There are an estimated 8,688 animal species whose existence hang in the balance. But while much of the recent debate on conservation has become focused on climate change, a new study suggests that the old threats of “guns, nets, and bulldozers” remain the main danger.
“Addressing these old foes of overharvesting and agricultural activities are key to turning around the biodiversity extinction crisis,” said lead author Sean Maxwell of the University of Queensland in a statement to the International Union for Conservation of Nature (IUCN). “This must be at the forefront of the conservation agenda.”
The study, recently published in Nature, is in preparation for the IUCN's World Conservation Congress next month in Hawaii. Their research broke down the huge amounts of data on 82,845 species across the globe which found 8,688 were listed as threatened or near-threatened. They then broke this down further and analyzed what exactly was threatening them. It's worth noting that more than one factor can simultaneously be at play.
Out of these species, 6,241 (72 percent) are being threatened through human overexploitation. This includes species which are being put under pressure due to the forces of commerce, recreation, poaching, and hunting – particularly when these processes work at faster rates than the animals can naturally replenish. The Sumatran rhinoceros, the western gorilla, and the hugely-traded Chinese pangolin are the best-known victims.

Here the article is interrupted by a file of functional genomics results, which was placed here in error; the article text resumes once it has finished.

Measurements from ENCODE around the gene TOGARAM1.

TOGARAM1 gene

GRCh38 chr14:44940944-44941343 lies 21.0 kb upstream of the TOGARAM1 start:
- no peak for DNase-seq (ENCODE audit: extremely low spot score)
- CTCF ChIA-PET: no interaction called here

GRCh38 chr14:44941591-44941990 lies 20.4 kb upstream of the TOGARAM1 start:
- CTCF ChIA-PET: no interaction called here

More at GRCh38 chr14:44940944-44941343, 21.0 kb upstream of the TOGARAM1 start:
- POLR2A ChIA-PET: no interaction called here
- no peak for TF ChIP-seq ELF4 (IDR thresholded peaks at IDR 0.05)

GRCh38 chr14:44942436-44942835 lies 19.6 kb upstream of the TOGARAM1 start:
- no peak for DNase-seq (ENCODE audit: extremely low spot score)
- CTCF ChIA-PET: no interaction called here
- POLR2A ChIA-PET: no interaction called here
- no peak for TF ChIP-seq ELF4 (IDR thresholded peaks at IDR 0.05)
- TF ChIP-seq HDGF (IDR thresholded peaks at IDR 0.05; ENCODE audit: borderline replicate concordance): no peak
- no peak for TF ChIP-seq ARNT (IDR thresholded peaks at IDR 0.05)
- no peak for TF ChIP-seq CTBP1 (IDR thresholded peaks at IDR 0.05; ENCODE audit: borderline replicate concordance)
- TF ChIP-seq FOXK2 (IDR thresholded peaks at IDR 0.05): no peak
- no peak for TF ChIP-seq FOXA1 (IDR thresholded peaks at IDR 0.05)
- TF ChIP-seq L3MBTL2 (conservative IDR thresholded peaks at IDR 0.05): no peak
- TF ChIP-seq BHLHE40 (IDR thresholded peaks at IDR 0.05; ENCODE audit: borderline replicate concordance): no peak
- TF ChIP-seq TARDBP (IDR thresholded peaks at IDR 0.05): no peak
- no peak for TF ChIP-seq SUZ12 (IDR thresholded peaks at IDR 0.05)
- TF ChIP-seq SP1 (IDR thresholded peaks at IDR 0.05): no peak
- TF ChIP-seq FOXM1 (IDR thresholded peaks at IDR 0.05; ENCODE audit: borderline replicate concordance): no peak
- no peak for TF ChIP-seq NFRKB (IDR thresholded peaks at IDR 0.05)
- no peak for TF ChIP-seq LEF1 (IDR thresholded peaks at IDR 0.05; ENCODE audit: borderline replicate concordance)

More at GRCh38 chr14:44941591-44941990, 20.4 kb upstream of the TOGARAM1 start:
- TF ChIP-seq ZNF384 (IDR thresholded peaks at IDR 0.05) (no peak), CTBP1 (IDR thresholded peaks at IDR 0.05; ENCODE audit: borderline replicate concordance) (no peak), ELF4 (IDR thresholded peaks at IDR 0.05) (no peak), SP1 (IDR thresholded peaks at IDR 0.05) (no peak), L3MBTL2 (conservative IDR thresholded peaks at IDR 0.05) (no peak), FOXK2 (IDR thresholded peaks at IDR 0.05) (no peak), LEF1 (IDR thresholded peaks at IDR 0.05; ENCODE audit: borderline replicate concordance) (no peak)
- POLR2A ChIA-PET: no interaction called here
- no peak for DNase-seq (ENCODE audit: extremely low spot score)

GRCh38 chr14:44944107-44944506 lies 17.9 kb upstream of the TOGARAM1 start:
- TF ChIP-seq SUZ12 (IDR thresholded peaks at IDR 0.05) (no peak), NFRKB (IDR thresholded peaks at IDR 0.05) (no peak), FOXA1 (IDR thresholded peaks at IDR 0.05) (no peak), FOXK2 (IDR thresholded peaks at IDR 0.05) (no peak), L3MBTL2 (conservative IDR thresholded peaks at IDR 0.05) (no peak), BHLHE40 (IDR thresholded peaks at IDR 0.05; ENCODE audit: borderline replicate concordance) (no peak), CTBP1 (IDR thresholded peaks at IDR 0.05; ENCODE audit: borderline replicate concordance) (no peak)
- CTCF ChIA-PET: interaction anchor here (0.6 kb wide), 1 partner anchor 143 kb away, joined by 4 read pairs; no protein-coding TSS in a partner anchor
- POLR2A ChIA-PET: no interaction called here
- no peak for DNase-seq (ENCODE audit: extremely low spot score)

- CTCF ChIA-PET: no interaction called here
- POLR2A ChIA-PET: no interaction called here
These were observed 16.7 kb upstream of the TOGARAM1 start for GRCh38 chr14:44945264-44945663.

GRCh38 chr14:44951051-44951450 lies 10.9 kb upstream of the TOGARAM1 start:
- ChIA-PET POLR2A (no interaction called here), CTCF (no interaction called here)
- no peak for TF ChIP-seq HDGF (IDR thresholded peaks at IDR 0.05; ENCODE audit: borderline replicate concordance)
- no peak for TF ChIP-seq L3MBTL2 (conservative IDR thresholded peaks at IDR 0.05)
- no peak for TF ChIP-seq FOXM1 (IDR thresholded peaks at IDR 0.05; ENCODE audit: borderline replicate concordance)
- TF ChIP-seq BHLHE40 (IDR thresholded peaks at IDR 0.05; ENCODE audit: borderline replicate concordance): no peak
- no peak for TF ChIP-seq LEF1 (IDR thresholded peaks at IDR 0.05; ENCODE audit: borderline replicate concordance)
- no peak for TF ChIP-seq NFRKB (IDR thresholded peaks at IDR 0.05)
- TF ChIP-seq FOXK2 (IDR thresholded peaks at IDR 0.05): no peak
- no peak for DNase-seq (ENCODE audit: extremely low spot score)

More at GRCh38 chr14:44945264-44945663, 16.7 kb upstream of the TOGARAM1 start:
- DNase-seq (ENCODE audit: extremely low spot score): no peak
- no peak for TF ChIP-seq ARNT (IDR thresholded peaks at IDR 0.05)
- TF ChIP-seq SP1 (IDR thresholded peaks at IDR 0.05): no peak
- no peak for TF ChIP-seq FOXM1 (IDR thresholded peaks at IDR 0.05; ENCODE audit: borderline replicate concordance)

Of these species, 5,407, were threatened by intensified agriculture. This includes Africa's cheetah, Asia's hairy-nosed otter, South America's huemul deer, the Fresno kangaroo rat, and the African wild dog. Although this category has some overlap with the “overexploitation” criteria, it denotes the disturbance of habitat caused by land modification for food or fuel plant production.
Among the other major threats were urban development, pollution, disease, and invasive species.
A portion of 1,688 species, around 19 percent, were being pressured by climate change, making it the 7th worse threat among the 11 studied. This ranged from droughts, extreme temperatures, and adverse weather.
The study concluded: “Conservationists, weary of tackling herculean, long-standing problems, could be forgiven for being drawn to newer ones. Nonetheless, we appeal to all concerned with the sustainability of life on Earth to take stock of the current balance of threats — and refocus their efforts on the enemies of old.”